Novice database designers (who are often web developers) will quickly construct schemas based on the projection of data on their web applications, such as a contact form. Unfortunately, this thinking can lead to redundancy and quickly eat away precious space (and performance) on your system. Today we discuss an elementary approach to combating this problem.


An Example

One of the challenges with web development has always been solid database construction. Oftentimes developers will simply designate a table in relation to a page and offer up data to the server in the order it was processed.

For example, if a login page requires a user’s first name, last name, email address, password, and confirmation, the logical move would be to create a table called LOGIN with columns firstName, lastName, email, pwd, pwdConfirm. Next, if you create a billing page for users to enter their billing information upon purchasing a product, you might also create a separate table called BILLING with all of the necessary billing information, such as first name, last name, address, and so on.

The problem here, is that we’ve created redundancy – items such as firstName and lastName exist in two tables, and this degrades performance. This performance is vitally important to any website, particularly with thousands and millions of users. If you can guarantee your clients fast and efficient data access, then page loading will improve significantly, and data on the disk will be minimized.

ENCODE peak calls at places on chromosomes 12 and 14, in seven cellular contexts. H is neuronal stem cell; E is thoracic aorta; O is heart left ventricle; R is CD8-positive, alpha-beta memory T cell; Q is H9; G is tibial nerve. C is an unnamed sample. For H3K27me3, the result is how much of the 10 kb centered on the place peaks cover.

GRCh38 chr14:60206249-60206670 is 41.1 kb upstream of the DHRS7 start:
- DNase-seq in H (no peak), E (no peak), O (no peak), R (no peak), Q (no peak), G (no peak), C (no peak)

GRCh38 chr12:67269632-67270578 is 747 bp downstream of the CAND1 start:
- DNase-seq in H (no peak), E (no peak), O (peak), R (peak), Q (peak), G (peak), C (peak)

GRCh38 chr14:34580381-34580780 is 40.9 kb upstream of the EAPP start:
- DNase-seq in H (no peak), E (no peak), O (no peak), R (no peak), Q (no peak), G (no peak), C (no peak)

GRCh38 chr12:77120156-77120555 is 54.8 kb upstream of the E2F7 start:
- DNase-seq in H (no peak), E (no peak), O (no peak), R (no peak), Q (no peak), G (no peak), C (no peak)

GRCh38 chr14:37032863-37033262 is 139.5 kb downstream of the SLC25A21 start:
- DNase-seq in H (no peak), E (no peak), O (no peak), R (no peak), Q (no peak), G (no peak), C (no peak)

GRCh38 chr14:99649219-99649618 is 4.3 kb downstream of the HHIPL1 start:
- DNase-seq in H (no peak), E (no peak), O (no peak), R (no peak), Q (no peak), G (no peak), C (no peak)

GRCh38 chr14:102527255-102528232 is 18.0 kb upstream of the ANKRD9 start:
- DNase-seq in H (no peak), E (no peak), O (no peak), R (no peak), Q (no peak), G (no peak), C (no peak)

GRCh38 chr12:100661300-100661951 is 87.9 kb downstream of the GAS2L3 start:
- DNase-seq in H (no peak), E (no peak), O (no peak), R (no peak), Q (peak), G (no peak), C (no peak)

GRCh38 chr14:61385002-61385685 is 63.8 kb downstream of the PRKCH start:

Imagine having 1 million customers, and instead of having 1 million rows in both a LOGIN and a BILLING table, you had a single USER table with this information that could link to both LOGIN and BILLING, eliminating all of the duplicate columns?

Functional Dependencies to the Rescue

The layout for this optimized schema is called a functional dependency. Now I’m not going to explain the whole thing for you here (Wikipedia can, and will do a better job), but the gist is to create constraints between attributes (firstName, lastName) and relations (LOGIN, BILLING) so that no redundancies exist, and the transitions between these attributes are optimized.

Another great resource is the homepage of the slides for the book Database Systems Concepts. Check out Chapter 7, Relational Database Design, available in both PDF and PPT for your viewing pleasure. These two resources provide a fantastic explanation of how you can optimize your database schemas like we did for the previous example.

As someone who specializes in databases, I can tell you that optimizing data, particularly for larger companies, will save them thousands of gigabytes, dollars, hours…all of which you will pocket when you do this all for them in a relatively easy, methodical process. Now you have more than enough excuses for you to click on those links and brush up on your database knowledge, it’s more important than you might think!